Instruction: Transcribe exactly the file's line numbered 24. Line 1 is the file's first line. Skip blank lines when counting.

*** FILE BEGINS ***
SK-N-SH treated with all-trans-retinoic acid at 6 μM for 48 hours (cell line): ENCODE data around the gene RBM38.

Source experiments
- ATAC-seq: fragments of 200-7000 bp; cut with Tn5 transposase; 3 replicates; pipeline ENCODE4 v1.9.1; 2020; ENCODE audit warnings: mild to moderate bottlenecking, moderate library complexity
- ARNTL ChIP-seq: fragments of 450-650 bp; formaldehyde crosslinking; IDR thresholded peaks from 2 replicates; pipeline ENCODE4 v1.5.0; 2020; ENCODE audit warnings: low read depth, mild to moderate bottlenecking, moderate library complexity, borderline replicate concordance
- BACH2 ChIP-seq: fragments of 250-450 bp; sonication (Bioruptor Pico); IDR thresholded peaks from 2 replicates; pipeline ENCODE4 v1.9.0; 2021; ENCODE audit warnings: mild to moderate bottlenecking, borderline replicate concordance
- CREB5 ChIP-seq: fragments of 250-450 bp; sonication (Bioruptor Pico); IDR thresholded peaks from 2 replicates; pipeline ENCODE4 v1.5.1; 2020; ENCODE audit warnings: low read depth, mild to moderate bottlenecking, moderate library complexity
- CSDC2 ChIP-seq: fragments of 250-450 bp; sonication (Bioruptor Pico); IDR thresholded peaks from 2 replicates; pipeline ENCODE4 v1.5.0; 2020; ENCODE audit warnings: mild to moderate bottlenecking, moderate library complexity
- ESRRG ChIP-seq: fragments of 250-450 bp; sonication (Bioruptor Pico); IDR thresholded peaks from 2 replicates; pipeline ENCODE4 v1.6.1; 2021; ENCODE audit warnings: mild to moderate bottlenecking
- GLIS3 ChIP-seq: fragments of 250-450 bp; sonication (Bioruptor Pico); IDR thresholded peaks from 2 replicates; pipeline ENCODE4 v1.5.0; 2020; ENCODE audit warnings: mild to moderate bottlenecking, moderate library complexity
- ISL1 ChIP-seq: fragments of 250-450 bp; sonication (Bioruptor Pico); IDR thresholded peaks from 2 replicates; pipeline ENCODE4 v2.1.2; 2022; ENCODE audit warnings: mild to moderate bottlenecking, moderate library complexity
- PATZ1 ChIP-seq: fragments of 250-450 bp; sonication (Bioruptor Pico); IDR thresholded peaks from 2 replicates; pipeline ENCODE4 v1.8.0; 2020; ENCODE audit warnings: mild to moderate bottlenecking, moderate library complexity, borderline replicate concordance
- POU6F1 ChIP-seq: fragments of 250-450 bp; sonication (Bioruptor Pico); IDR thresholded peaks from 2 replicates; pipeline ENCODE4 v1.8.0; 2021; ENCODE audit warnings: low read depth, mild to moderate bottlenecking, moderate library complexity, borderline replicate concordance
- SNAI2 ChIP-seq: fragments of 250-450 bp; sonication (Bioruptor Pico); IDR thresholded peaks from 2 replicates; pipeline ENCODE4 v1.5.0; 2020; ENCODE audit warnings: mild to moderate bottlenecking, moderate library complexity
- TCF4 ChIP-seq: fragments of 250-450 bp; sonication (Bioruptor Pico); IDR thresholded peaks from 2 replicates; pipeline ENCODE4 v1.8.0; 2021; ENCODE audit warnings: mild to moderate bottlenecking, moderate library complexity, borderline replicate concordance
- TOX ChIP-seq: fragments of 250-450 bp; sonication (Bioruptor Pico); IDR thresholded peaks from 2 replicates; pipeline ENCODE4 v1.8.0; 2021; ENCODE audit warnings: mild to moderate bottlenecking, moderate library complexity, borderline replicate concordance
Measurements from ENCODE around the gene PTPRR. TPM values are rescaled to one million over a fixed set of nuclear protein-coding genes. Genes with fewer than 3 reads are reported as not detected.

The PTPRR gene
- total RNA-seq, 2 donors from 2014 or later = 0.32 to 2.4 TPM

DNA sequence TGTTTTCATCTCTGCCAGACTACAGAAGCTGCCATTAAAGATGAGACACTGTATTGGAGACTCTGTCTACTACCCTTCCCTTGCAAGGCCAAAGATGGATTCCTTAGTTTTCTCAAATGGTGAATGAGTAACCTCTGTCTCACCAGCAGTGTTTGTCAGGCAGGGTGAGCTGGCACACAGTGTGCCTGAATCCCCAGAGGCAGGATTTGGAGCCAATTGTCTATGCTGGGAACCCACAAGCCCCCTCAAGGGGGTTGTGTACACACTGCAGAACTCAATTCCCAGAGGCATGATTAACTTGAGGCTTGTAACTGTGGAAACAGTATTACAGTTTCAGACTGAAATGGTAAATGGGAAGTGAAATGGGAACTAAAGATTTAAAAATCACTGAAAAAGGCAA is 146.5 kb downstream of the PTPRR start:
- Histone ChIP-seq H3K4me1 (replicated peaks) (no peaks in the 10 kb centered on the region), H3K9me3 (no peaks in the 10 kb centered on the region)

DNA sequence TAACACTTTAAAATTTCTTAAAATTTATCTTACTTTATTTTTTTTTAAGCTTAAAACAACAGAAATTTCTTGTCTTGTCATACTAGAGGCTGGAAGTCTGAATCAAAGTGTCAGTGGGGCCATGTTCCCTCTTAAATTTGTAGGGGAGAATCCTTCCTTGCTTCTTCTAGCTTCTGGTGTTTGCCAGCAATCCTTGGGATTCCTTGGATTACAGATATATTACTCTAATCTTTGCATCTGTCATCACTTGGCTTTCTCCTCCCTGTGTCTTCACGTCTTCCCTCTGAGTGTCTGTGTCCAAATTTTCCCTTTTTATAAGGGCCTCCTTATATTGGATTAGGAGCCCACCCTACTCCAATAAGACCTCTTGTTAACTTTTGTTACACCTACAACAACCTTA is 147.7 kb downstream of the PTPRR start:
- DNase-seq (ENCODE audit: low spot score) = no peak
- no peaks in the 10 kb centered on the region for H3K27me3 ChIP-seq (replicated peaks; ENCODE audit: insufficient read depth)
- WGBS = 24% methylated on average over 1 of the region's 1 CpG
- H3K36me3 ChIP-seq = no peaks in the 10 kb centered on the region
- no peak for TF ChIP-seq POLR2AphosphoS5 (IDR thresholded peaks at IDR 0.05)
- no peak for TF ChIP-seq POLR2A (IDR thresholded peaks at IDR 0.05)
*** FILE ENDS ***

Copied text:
- WGBS = 24% methylated on average over 1 of the region's 1 CpG